THIS OPINION HAS NO PRECEDENTIAL VALUE. IT SHOULD NOT BE CITED OR RELIED ON AS
PRECEDENT IN ANY PROCEEDING EXCEPT AS PROVIDED BY RULE 239(d)(2), SCACR.
THE STATE OF SOUTH CAROLINA
In The Court of Appeals
Frankie Bales and Sandra Bales, Respondents,
Robert Judelsohn, Appellant.
Appeal From Charleston County
Thomas L. Hughston, Jr., Circuit Court Judge
Unpublished Opinion No. 2005-UP-509
Submitted June 1, 2005 – Filed August 30, 2005
AFFIRMED AS MODIFIED
Jay S. Masty, of Goose Creek, for Appellant.
Mark Andrew Redmond, of Charleston, for Respondents.
PER CURIAM: Frankie and Sandra Bales brought an action against Robert Judelsohn after Judelsohn’s dog injured their dog. The jury found for the Bales. Judelsohn appeals. We affirm as modified.
In September 2000, Judelsohn’s dog was involved in a fight with the Bales’ dog. Unfortunately, the Bales’ dog was injured in the fight and had to be treated for various injuries, incurring a $1,258.10 veterinary bill. The Bales brought an action seeking damages for reimbursement of the veterinary bill, lost wages, and emotional injuries. The jury found Judelsohn liable for $5,000 in damages. This appeal followed.
Judelsohn argues the trial court erred by submitting the issues of emotional damages and lost wages to the jury. We agree.
“In an action at law, on appeal of a case tried by a jury, the jurisdiction of this court extends merely to the correction of errors of law, and a factual finding of the jury will not be disturbed unless a review of the record discloses that there is no evidence which reasonably supports the jury’s findings.” Townes Assocs., Ltd. v. City of Greenville, 266 S.C. 81, 85, 221 S.E.2d 773, 775 (1976).
We have not found any jurisprudence in South Carolina that addresses damages resulting from an injury to a pet. However, a limited number of cases decided throughout the United States have considered what damages are recoverable due to injuries to a dog. Typically, the courts have limited the award of damages to the dog’s market value in view of the general recognition of dogs as personal property. 4 Am. Jur. 2d Animals §§ 6 and 165 (1995); see State v. Langford, 55 S.C. 322, 33 S.E. 370 (1899).
A New York case, with facts similar to the case sub judice, held that the owner of a cat could not recover for mental distress after seeing it attacked by a dog because the dog’s owner was not grossly negligent and did not willfully intend to cause the distress. Buchanan v. Stout, 108 N.Y.S. 38 (N.Y. App. Div. 1908). Any recovery of damages, the court concluded, would be limited to the pecuniary loss to the owner resulting from the death of her cat. Id.; but see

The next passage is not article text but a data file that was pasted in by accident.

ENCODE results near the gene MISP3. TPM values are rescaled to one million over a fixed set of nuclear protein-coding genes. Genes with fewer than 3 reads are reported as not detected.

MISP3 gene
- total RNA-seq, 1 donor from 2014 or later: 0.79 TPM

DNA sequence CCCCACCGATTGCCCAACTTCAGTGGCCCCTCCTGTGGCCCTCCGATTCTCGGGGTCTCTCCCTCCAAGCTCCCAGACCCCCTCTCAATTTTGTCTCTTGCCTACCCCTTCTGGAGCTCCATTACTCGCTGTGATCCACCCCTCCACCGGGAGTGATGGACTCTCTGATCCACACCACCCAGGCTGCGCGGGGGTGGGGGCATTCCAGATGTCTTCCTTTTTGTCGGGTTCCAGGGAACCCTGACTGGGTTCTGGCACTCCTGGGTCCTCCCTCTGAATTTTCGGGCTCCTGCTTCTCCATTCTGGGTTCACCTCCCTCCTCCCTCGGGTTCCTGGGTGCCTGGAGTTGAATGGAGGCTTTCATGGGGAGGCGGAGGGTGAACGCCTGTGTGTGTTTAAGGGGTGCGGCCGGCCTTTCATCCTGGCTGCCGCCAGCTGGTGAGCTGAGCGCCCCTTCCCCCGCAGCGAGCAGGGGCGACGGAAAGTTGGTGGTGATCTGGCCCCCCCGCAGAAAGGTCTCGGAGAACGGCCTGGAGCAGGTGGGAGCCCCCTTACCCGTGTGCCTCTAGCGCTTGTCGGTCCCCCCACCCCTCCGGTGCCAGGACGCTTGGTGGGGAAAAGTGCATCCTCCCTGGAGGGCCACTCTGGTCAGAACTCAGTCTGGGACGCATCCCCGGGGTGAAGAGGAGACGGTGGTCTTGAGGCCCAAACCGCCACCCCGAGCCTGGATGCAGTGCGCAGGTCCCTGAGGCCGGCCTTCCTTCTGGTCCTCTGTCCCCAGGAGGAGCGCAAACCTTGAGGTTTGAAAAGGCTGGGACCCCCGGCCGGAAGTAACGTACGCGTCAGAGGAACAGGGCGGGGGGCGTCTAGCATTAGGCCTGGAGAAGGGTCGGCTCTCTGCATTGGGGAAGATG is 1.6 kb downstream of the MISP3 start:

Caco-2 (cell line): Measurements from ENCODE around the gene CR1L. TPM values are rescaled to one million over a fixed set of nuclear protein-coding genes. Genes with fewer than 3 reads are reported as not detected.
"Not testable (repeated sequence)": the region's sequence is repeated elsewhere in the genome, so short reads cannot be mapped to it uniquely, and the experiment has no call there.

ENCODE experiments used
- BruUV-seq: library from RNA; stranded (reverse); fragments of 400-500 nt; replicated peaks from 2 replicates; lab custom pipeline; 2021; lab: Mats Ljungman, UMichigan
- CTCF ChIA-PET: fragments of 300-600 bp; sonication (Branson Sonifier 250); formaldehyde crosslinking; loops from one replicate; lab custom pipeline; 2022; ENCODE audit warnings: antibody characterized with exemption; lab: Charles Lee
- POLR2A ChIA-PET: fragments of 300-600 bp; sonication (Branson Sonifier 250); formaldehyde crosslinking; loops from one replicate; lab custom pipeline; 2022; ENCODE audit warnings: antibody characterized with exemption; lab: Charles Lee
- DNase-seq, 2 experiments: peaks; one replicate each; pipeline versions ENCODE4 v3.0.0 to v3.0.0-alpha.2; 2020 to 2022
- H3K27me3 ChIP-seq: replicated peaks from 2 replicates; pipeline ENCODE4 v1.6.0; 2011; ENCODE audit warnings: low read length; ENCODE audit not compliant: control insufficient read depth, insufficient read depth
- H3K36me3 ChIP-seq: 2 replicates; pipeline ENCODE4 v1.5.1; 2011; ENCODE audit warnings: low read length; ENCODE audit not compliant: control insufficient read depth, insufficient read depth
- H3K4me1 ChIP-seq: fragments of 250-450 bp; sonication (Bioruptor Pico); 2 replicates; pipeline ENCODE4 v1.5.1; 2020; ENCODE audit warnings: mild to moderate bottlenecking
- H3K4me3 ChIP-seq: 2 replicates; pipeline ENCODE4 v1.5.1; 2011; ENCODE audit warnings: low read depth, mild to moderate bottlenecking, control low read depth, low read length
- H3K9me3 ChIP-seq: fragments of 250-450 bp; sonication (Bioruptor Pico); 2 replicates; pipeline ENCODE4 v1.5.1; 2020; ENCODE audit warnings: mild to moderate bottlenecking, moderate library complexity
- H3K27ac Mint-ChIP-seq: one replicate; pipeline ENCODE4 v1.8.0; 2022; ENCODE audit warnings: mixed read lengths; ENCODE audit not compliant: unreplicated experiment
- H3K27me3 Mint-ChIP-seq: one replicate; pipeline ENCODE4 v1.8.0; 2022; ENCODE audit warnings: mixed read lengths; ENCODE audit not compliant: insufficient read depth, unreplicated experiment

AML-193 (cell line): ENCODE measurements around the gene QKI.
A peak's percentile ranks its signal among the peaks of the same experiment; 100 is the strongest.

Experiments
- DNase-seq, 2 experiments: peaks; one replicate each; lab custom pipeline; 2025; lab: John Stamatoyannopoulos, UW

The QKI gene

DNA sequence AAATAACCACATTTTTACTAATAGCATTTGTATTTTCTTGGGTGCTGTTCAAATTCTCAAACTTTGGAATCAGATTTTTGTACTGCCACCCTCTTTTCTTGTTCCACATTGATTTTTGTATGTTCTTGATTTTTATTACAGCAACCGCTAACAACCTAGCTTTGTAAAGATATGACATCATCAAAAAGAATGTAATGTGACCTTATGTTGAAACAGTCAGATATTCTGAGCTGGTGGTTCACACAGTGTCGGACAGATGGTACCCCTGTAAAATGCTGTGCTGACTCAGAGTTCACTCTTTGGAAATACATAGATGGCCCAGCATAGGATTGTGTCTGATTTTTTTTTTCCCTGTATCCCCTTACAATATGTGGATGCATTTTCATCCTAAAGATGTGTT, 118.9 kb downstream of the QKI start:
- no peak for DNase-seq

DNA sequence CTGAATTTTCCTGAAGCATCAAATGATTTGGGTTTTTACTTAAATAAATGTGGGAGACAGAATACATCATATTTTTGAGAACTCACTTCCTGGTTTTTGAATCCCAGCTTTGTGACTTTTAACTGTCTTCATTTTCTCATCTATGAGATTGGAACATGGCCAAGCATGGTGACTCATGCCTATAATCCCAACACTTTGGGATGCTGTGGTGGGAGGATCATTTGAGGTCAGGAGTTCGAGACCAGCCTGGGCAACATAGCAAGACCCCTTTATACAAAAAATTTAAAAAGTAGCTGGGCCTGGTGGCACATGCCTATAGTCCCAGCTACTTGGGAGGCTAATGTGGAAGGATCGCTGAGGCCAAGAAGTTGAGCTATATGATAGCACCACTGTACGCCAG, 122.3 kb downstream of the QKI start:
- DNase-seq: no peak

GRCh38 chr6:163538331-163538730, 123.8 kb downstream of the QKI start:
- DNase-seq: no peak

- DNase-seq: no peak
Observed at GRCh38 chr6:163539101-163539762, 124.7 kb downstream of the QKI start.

Peloquin v. Calcasieu Parish Police Jury,
367 So.2d 1246, 1251 (La. Ct. App. 1979) (holding that an owner of a animal may sue for damages for conversion thereof and “damages may include awards for mental anguish, humiliation, etc. as well as special and/or actual damages.”); 4 Am. Jur. 2d Animals § 164 at 508 (1995) (stating that “[a]lthough recovery has been denied for claims based upon sentimental or fanciful value placed on animals, damages for mental distress are a proper item of recovery for death or injury to animals such as . . . dogs, provided that the owner presents sufficient evidence of emotional distress.”).
Therefore, we hold that South Carolina law does not support a cause of action for emotional distress for injury to one’s pet. Furthermore, we hold that a claim for lost wages resulting from injury to an animal is not actionable because a dog is considered personal property under our law. Thus, we modify the trial court’s judgment, awarding damages only for reimbursement of veterinary expenses in the amount of $1,258.10.
AFFIRMED AS MODIFIED.
HEARN, C.J., BEATTY, and SHORT, J.J., concur.
 We decide this case without oral argument pursuant to Rule 215, SCACR.